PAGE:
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Twenty And Counting – The International Space Station

November 26th, 2018 | by Sesha Subramanian
Twenty And Counting – The International Space Station

On 20 November, 2018, the International Space Station marked the 20th anniversary of the launch of the station’s first component, made possible by the contribution of hundreds of engineers, space shuttle astronauts, international support and the crews who continue launching up to this day. Since 2 November, 2000, the ISS has been continuously occupied.

Gary Oleson, a station engineer, told that the ISS had pushed NASA into “an entirely new way of thinking”.

Oleson has experience in the industry having worked for NASA’s Space Station Program Office from 1988 to 1993. Speaking of the unique characteristics of the ISS, Oleson said, “We normally think of a spacecraft as being a spacecraft. But it turned out that the International Space Station, during the assembly, was not, from an engineering point of view, one spacecraft. It was at one time 19 different spacecraft, because every time you went up and added a new element, you had a different spacecraft. It had a different mass; it had a different reliability.”

The ISS is a habitable artificial satellite in the low earth orbit with its first component launch in 1998 and it’s first long term residents arriving in November 2000.

The ISS programme is a joint venture between five space agencies – NASA, Roscosmos (Russia), JAXA (Japan), CSA (China) and the European Space Agency (ESA). The ISS is the largest human-made body in low Earth orbit and can often be seen with the naked eye from Earth. It is still a station whose development and assembly continues to this day with components scheduled for launch even in 2019.

The ISS serves as a micro-gravity and space environment research laboratory, in which crew members conduct experiments in biology, human biology, physics, astronomy, meteorology, and other fields.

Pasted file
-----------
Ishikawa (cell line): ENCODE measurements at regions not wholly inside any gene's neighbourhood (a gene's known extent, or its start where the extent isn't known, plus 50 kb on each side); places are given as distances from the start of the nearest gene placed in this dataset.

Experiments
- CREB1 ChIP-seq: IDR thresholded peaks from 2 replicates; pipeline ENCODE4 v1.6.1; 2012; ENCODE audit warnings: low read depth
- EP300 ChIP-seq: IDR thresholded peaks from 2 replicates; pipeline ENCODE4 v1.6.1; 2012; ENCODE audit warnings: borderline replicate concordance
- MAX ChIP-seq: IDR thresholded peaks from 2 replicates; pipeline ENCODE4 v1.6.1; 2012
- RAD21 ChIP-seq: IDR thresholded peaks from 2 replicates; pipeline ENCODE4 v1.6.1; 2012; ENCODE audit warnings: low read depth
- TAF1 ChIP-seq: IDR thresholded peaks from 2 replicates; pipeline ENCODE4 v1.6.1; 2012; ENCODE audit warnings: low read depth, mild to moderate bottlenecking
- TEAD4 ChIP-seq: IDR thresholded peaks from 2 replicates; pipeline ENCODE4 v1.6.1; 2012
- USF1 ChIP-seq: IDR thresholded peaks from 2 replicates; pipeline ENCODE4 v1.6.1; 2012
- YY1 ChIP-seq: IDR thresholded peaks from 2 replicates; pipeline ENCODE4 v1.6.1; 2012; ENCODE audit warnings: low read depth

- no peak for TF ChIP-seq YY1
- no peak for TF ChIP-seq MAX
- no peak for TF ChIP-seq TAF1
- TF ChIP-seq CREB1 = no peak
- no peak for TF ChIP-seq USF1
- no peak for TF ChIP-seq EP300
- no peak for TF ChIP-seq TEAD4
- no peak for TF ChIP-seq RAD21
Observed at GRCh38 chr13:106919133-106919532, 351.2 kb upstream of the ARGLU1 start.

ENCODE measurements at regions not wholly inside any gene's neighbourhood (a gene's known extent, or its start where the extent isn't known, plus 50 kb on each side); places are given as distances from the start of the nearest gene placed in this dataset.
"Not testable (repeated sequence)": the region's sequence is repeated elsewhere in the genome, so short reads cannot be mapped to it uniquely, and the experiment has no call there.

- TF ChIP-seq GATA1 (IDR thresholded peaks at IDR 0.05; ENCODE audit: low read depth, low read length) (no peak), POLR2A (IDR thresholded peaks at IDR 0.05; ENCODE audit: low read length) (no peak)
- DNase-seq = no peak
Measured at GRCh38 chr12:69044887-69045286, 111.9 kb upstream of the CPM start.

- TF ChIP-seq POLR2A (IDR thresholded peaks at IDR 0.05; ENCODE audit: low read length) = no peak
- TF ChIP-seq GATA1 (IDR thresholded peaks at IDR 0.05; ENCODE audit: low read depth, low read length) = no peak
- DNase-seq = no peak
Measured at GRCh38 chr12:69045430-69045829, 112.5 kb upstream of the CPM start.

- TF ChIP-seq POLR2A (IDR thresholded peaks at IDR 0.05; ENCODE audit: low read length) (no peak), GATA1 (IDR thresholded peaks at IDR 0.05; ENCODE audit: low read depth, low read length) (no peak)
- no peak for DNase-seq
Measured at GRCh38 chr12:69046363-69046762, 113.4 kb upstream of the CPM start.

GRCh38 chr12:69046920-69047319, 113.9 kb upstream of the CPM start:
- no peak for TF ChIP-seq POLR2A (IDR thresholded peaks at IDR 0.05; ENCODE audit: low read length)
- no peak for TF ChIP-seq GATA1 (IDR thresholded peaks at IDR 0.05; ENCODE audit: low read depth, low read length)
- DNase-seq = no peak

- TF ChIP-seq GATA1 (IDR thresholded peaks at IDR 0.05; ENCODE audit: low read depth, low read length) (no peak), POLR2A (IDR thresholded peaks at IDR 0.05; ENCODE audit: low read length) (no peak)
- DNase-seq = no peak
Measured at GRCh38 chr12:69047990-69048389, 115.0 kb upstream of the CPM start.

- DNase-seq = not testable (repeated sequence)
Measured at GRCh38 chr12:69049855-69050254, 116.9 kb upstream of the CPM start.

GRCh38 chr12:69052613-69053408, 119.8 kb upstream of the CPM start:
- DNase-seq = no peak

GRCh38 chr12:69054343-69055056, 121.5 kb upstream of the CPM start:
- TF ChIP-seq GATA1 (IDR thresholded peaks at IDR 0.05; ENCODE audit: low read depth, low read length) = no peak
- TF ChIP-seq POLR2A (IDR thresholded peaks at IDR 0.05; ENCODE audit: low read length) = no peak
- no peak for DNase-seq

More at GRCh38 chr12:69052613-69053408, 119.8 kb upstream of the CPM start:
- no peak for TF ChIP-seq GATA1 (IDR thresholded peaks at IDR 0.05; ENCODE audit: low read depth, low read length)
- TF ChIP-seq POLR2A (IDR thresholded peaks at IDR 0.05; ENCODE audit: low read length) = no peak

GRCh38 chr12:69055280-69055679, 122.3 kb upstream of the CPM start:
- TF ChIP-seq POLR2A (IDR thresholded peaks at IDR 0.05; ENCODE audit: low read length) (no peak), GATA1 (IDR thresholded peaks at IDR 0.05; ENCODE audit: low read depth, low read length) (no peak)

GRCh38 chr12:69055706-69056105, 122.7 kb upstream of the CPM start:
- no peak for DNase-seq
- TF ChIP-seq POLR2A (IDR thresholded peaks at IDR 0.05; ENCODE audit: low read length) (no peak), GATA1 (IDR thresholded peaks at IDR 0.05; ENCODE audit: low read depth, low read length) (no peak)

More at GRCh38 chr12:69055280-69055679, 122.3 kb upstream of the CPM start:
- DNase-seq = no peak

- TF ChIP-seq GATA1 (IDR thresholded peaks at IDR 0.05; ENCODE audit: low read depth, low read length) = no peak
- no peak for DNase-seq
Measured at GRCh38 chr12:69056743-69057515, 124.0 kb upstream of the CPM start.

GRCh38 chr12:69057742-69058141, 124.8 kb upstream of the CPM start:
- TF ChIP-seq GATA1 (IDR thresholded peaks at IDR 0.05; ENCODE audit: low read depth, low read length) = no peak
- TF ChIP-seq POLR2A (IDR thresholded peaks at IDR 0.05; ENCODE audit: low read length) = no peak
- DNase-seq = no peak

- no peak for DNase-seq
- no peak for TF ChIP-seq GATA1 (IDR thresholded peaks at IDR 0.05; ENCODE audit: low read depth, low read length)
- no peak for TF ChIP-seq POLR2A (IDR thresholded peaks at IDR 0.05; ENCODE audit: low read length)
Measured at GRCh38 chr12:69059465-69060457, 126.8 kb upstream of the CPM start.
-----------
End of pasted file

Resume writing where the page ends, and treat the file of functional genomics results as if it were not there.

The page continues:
The station is also the stage for testing of equipment and whether or not they are suitable for missions to the moon and Mars. Some of the research over the last two decades has come across a spectrum of fields.

The Alpha Magnetic Spectrometer (AMS) on the ISS was used to detect hints of dark matter in 2013 – a finding NASA described as “an unexplained excess of high-energy positrons in Earth-bound cosmic rays.”

Medical conditions have been under investigation and the most significant among these is the Advanced Diagnostic Ultrasound in Micro-gravity study, which lets astronauts perform ultrasound scans under the guidance of remote experts. The study considers the diagnosis and treatment of medical conditions in space. It is anticipated that remotely guided ultrasound scans will have applications on Earth in emergency and rural care situations where access to a trained physician is difficult – especially in third world countries.

Survival of some simple forms of life – called extremophiles and tardigrades – through a method called desiccation is also being studied as part of the scientific experiments in ISS.

In recent years, the ISS has also expanded to include cultural and educational outreach to the community. The ISS crew provides opportunities for students on Earth by running student-developed experiments, making educational demonstrations, allowing for student participation in classroom versions of ISS experiments, and directly engaging students using radio, video-link and email.

The future of the ISS is to build on the work that has already been done, but in view of how it is subject to harsh physical conditions which could affect the way the ISS itself functions, there are plans to end the mission in the coming decade.

While initially, plans were to dismantle the ISS by 2024, there recently has emerged a possibility that the mission could be extended up to 2028. However, whether or not there will be a replacement mission and if so, which countries would be willing to involve themselves remains a question to be answered. Russia seems eager to do it while the United States is not so much in support of launching another space station to replace the ISS. Whatever the road forward is for the ISS, there is no doubt that it has left a lasting legacy in the history of not just astronomy, but of the world as well.

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